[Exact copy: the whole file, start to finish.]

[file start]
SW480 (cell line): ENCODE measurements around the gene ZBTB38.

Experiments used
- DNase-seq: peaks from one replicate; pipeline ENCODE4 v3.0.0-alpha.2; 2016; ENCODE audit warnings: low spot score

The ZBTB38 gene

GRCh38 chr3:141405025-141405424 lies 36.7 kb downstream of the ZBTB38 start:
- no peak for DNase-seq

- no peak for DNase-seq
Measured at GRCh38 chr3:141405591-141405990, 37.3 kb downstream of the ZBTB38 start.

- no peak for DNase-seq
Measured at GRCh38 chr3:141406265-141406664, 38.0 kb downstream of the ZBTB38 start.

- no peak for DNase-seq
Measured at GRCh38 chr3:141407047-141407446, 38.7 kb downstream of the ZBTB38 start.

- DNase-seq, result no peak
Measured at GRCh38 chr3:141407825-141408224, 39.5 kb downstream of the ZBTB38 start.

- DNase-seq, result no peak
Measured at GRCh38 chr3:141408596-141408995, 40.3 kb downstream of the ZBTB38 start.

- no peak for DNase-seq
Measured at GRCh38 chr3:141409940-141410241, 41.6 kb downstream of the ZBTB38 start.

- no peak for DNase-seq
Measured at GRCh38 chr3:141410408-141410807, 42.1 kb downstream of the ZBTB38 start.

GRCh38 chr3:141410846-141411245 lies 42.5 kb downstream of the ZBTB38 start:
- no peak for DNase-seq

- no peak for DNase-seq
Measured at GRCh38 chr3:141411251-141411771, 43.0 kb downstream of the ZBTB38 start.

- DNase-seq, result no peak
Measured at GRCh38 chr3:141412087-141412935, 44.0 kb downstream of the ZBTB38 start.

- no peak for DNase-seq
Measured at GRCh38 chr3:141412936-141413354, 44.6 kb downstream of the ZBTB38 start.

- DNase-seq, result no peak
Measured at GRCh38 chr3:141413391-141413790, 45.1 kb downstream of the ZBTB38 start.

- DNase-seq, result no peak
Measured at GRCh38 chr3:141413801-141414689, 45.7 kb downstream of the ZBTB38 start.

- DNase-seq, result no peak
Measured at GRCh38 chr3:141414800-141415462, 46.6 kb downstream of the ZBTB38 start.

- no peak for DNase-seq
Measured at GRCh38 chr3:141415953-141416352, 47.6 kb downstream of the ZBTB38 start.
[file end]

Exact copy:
SW480 (cell line): ENCODE measurements around the gene ZBTB38.

Experiments used
- DNase-seq: peaks from one replicate; pipeline ENCODE4 v3.0.0-alpha.2; 2016; ENCODE audit warnings: low spot score

The ZBTB38 gene

GRCh38 chr3:141405025-141405424 lies 36.7 kb downstream of the ZBTB38 start:
- no peak for DNase-seq

- no peak for DNase-seq
Measured at GRCh38 chr3:141405591-141405990, 37.3 kb downstream of the ZBTB38 start.

- no peak for DNase-seq
Measured at GRCh38 chr3:141406265-141406664, 38.0 kb downstream of the ZBTB38 start.

- no peak for DNase-seq
Measured at GRCh38 chr3:141407047-141407446, 38.7 kb downstream of the ZBTB38 start.

- DNase-seq, result no peak
Measured at GRCh38 chr3:141407825-141408224, 39.5 kb downstream of the ZBTB38 start.

- DNase-seq, result no peak
Measured at GRCh38 chr3:141408596-141408995, 40.3 kb downstream of the ZBTB38 start.

- no peak for DNase-seq
Measured at GRCh38 chr3:141409940-141410241, 41.6 kb downstream of the ZBTB38 start.

- no peak for DNase-seq
Measured at GRCh38 chr3:141410408-141410807, 42.1 kb downstream of the ZBTB38 start.

GRCh38 chr3:141410846-141411245 lies 42.5 kb downstream of the ZBTB38 start:
- no peak for DNase-seq

- no peak for DNase-seq
Measured at GRCh38 chr3:141411251-141411771, 43.0 kb downstream of the ZBTB38 start.

- DNase-seq, result no peak
Measured at GRCh38 chr3:141412087-141412935, 44.0 kb downstream of the ZBTB38 start.

- no peak for DNase-seq
Measured at GRCh38 chr3:141412936-141413354, 44.6 kb downstream of the ZBTB38 start.

- DNase-seq, result no peak
Measured at GRCh38 chr3:141413391-141413790, 45.1 kb downstream of the ZBTB38 start.

- DNase-seq, result no peak
Measured at GRCh38 chr3:141413801-141414689, 45.7 kb downstream of the ZBTB38 start.

- DNase-seq, result no peak
Measured at GRCh38 chr3:141414800-141415462, 46.6 kb downstream of the ZBTB38 start.

- no peak for DNase-seq
Measured at GRCh38 chr3:141415953-141416352, 47.6 kb downstream of the ZBTB38 start.